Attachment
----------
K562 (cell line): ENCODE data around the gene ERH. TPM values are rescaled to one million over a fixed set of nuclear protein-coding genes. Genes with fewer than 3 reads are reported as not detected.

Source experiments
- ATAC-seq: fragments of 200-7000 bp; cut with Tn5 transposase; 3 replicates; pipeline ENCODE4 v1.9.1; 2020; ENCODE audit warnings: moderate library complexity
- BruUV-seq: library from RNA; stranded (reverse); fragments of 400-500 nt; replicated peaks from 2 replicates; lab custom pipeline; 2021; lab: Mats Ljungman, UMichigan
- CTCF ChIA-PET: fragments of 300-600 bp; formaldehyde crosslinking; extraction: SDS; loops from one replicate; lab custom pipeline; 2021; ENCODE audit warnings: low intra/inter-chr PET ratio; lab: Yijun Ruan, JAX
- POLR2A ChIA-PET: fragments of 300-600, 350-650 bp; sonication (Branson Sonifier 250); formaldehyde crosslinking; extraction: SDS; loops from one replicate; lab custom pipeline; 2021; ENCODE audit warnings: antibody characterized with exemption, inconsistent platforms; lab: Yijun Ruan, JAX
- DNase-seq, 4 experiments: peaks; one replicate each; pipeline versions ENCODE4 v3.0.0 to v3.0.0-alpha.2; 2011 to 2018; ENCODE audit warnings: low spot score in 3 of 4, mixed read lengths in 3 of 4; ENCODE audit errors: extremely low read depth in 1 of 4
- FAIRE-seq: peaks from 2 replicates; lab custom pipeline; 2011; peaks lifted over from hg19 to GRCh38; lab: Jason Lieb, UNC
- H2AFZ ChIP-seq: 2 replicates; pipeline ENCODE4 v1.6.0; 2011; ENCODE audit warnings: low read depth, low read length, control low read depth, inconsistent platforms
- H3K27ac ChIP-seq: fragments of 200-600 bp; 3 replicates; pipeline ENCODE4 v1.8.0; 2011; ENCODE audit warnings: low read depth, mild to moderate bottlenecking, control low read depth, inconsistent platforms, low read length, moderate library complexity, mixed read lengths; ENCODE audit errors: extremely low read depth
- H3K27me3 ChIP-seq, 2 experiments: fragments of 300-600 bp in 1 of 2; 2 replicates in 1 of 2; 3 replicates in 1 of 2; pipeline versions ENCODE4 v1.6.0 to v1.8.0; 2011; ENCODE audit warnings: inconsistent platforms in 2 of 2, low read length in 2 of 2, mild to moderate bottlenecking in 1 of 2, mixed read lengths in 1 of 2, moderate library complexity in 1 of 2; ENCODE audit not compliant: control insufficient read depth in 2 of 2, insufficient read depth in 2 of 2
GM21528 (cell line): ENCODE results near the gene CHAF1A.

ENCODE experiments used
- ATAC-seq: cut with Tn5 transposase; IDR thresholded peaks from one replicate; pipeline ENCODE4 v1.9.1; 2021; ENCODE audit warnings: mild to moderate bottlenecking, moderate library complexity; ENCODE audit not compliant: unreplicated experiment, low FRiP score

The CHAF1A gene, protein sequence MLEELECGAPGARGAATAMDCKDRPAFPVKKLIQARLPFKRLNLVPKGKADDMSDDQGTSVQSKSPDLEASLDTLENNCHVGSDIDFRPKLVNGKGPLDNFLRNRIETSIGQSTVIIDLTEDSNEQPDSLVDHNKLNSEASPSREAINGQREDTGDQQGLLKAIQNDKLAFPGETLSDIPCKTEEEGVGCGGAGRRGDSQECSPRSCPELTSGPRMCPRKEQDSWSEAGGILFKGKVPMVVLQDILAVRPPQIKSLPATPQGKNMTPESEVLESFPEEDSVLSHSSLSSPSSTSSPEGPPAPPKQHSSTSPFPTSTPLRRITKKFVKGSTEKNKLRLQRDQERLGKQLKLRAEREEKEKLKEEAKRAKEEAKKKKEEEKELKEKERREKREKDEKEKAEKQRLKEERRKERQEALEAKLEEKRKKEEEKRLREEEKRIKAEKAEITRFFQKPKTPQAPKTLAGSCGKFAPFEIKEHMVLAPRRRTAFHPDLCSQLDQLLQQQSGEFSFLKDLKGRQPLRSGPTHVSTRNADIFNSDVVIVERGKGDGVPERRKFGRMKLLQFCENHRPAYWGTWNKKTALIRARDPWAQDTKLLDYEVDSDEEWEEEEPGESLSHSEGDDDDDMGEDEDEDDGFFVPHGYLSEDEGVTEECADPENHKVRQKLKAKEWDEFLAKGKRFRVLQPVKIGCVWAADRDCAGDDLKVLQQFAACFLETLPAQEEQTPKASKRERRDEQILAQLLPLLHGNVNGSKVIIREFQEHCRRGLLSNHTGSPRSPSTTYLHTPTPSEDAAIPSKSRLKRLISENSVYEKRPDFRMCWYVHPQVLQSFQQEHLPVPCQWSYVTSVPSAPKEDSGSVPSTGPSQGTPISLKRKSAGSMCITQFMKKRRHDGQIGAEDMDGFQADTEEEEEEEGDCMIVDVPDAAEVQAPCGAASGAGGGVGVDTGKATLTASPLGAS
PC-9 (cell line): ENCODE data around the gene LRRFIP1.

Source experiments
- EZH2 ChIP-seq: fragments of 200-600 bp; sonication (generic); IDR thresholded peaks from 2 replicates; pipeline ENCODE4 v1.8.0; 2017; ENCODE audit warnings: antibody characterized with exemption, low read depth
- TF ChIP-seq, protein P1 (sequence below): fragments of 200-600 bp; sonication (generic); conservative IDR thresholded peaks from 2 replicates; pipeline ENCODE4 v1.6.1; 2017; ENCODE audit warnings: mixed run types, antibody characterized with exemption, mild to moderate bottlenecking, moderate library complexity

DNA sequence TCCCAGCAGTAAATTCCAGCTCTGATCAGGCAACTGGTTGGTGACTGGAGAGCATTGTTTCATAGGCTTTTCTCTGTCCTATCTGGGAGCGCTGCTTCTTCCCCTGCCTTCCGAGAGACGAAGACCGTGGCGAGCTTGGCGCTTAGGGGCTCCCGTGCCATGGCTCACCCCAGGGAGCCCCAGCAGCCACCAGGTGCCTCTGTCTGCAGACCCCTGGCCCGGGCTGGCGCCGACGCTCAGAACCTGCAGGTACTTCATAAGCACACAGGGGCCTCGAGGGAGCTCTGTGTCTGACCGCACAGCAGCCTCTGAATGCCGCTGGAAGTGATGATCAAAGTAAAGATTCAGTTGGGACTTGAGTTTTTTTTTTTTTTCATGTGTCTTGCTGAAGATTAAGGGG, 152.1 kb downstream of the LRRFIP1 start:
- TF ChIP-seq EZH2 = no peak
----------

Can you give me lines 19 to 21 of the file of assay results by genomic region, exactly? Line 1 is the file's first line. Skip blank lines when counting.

- TF ChIP-seq, protein P1 (sequence below): fragments of 200-600 bp; sonication (generic); conservative IDR thresholded peaks from 2 replicates; pipeline ENCODE4 v1.6.1; 2017; ENCODE audit warnings: mixed run types, antibody characterized with exemption, mild to moderate bottlenecking, moderate library complexity

DNA sequence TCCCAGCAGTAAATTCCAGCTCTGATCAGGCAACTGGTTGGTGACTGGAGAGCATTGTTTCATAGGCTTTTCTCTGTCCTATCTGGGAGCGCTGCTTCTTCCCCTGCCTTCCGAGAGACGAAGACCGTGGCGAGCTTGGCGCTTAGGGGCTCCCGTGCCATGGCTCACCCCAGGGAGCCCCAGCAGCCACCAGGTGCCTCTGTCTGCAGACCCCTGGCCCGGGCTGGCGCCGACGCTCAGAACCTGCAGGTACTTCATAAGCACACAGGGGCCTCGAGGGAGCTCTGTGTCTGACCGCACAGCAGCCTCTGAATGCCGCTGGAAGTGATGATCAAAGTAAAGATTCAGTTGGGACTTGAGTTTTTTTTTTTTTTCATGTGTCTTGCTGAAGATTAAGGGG, 152.1 kb downstream of the LRRFIP1 start:
- TF ChIP-seq EZH2 = no peak